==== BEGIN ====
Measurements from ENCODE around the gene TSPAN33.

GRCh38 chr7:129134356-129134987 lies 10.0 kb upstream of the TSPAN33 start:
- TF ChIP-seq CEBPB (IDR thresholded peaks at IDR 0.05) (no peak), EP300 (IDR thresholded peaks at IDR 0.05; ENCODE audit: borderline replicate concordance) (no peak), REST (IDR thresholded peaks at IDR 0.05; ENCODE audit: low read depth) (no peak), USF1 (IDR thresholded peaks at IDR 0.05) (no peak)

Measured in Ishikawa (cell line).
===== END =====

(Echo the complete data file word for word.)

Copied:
Measurements from ENCODE around the gene TSPAN33.

GRCh38 chr7:129134356-129134987 lies 10.0 kb upstream of the TSPAN33 start:
- TF ChIP-seq CEBPB (IDR thresholded peaks at IDR 0.05) (no peak), EP300 (IDR thresholded peaks at IDR 0.05; ENCODE audit: borderline replicate concordance) (no peak), REST (IDR thresholded peaks at IDR 0.05; ENCODE audit: low read depth) (no peak), USF1 (IDR thresholded peaks at IDR 0.05) (no peak)

Measured in Ishikawa (cell line).